A Tees Archaeology report states that the Guisborough Co-operative Corn Milling Society established the steam powered Mill in 1856.
The arch of a cartway into the mill yard can still be seen on the three story building. The modern 1850 datestone seems to disagree with the 1856 plaque.
A hinge remains from an older door or gate.
I have found reference in the 1883 Co-operative Wholesale Society Annual to the ‘Guisborough Provident Industrial Corn Mill Society’ being established in 1856, registered in May 1863 and dissolved in 1871
Building work in Guisborough briefly revealed stonework from the original route of the Cleveland Railway which opened in 1861 as a freight line for the local ironstone mines, the original route continued west over a wooden viaduct and skirted the southern edge of the Eston hills.
In 1865 the Cleveland Railway, Middlesbrough and Guisborough Railway and Stockton and Darlington Railway were all taken over by the North Eastern Railway, the route quickly became redundant and closed in 1873 after only 12 years of use.
By mid-March the location was lost forever, although this old photo from Guisborough History Notes shows the same abutment
Hutton Hall was built in 1866 for Sir Joseph Whitwell Pease, the son of Joseph Pease one of the key players in the Stockton & Darlington Railway
Pease became first Baronet of Hutton Lowcross and Pinchinthorpe in 1882.
In 1902 a Bank crash forced the Pease family to sell the Hutton Hall estate, this photo is from the sale catalogue
During the Spanish Civil War the Hall was used to house Basque refugee children.
For many years Hanging Stone was obscured by trees and upon finding it in the wood there was no view to be seen.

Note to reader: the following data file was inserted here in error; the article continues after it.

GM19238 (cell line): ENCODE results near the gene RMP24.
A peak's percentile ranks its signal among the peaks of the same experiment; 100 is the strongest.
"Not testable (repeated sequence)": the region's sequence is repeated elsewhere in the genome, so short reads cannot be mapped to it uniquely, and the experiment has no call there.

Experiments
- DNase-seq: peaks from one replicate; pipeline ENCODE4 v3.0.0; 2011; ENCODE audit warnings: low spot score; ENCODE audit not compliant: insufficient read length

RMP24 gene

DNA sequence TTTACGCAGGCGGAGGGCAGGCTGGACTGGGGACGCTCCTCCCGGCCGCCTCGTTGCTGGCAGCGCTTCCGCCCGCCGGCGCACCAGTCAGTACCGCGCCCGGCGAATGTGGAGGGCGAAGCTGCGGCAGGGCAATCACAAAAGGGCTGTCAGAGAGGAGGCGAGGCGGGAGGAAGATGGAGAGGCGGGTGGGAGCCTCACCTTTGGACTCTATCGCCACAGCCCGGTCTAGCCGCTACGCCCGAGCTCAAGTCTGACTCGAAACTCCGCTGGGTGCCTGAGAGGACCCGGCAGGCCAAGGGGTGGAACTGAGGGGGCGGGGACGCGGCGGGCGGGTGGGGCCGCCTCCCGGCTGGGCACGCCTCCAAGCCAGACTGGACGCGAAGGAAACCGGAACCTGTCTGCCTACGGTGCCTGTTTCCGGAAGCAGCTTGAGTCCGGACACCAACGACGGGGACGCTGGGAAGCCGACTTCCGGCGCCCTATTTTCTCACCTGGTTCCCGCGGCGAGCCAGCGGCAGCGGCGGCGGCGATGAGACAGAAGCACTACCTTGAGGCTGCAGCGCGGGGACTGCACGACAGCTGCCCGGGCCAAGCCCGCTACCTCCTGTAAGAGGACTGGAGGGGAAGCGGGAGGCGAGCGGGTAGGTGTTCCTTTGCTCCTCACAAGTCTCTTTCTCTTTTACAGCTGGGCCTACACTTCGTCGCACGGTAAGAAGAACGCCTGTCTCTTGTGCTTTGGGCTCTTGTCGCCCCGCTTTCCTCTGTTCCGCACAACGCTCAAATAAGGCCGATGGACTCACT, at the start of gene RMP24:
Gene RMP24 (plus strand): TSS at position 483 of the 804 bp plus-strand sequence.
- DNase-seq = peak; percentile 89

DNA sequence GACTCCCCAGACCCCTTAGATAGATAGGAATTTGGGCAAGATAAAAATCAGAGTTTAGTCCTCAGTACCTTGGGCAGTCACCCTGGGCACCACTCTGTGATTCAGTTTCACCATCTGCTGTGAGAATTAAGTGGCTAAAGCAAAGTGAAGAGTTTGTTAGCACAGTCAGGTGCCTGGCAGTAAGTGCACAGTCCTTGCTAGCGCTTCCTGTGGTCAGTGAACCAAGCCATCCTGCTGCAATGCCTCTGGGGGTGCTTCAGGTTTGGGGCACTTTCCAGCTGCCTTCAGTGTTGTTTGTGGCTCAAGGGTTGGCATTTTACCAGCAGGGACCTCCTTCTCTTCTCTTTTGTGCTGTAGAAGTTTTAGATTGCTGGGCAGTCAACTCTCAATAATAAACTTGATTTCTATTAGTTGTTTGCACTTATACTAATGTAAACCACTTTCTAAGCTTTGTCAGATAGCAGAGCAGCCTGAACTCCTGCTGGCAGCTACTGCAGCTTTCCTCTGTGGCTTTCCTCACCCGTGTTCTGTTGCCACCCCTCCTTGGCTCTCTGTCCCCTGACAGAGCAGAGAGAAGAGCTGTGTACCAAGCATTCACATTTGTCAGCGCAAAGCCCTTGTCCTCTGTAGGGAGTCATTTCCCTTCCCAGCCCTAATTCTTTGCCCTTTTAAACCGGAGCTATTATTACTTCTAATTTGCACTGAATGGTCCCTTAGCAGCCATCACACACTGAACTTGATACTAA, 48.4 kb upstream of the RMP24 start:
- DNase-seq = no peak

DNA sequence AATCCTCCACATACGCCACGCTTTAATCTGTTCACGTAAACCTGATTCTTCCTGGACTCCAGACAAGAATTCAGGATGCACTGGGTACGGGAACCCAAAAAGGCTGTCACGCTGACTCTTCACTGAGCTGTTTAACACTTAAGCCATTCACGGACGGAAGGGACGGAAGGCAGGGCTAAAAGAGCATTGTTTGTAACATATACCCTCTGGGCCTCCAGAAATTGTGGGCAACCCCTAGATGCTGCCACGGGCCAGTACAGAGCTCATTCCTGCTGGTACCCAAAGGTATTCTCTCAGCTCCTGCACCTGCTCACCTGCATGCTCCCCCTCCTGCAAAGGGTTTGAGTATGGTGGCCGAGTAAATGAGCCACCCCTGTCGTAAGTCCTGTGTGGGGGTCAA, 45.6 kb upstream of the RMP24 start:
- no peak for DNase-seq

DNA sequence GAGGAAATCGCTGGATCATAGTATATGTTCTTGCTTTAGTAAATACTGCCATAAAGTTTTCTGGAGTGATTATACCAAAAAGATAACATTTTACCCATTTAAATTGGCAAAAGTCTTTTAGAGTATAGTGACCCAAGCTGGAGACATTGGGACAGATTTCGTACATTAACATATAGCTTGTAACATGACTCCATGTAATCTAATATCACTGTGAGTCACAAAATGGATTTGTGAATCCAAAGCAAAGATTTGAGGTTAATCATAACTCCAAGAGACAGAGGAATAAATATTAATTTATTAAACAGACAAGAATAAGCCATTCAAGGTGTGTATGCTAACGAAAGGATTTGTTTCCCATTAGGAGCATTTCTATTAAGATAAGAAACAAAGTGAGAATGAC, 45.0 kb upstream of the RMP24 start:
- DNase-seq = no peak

Now the trees have been felled, the view has been restored.
The actual name of the area of land is Ryston Nab, but everyone knows it as Hanging Stone
The Hob on the Hill is an iron age burial mound, opened by Canon Atkinson in 1863. It now marks the boundary of the Guisborough, Lockwood and Commondale parishes.
RC 1798 is inscribed on one side, which relates to landowner Robert Chalenor.
This sign relates to the opening times of the pub during the livestock mart, as far as I can tell a pub called the Red Lion existed here until around 1970.
As far as I can make out it says :-
These premises are permitted to be open 11am to 10pm on Tuesdays for the convenience of those attending the mart.
The land for the Mechanics Institute was donated by Admiral Chalenor in 1861, the mechanics in question would be the ones associated with the booming local ironstone trade at that time. An 1866 report lists 54 pupils.
Surprisingly this is not a listed building.
A short walk upstream from yesterdays culverts the stream once again passes under the A171
This stretch of the stream between Wileycat Beck and Waterfall Beck is listed as being Alumwork Beck, due to the site of the old alum works immediately to the south on what is now an off-road biking area.
The location of the road between Slapewath and Guisborough has changed over the years, just to the south of its current course remains a much older sandstone bridge.
Its now surrounded by heavy undergrowth and is missing a few blocks in places.
The remains of a cobbled surface can be found on top.
Looking at old maps i would say it was the only road shown on the 1938 map, the 1958 suggests both exist and by 1968 its just the new more northerly location.